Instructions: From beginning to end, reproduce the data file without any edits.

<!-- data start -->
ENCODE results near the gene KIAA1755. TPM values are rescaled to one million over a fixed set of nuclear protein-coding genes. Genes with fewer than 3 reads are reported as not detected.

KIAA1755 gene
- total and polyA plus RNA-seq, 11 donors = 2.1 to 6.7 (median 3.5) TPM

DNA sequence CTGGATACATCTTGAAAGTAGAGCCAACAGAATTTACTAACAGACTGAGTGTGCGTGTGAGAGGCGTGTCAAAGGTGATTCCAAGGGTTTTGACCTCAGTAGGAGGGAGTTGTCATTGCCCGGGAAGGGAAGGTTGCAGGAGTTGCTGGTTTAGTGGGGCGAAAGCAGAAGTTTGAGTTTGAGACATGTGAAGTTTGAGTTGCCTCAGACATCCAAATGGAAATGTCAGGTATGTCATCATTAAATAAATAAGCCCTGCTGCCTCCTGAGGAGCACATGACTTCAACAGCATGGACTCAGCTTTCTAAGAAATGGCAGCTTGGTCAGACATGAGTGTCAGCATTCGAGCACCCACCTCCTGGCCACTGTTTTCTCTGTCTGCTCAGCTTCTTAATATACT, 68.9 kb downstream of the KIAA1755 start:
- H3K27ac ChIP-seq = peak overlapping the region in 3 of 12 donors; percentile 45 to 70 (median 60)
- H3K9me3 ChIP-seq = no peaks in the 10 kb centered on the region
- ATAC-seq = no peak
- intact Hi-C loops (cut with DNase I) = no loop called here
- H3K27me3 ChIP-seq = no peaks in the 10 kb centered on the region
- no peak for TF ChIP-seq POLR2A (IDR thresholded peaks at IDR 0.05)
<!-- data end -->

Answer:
ENCODE results near the gene KIAA1755. TPM values are rescaled to one million over a fixed set of nuclear protein-coding genes. Genes with fewer than 3 reads are reported as not detected.

KIAA1755 gene
- total and polyA plus RNA-seq, 11 donors = 2.1 to 6.7 (median 3.5) TPM

DNA sequence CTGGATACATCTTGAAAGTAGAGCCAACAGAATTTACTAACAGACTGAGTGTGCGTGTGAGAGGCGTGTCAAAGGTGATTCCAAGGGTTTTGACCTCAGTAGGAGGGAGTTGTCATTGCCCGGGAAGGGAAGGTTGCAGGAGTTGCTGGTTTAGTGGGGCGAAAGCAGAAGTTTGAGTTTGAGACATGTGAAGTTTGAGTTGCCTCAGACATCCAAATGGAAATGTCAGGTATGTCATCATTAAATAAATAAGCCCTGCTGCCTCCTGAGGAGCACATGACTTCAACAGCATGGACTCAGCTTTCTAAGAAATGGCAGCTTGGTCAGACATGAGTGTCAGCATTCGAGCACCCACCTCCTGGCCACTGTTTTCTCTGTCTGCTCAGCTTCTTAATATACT, 68.9 kb downstream of the KIAA1755 start:
- H3K27ac ChIP-seq = peak overlapping the region in 3 of 12 donors; percentile 45 to 70 (median 60)
- H3K9me3 ChIP-seq = no peaks in the 10 kb centered on the region
- ATAC-seq = no peak
- intact Hi-C loops (cut with DNase I) = no loop called here
- H3K27me3 ChIP-seq = no peaks in the 10 kb centered on the region
- no peak for TF ChIP-seq POLR2A (IDR thresholded peaks at IDR 0.05)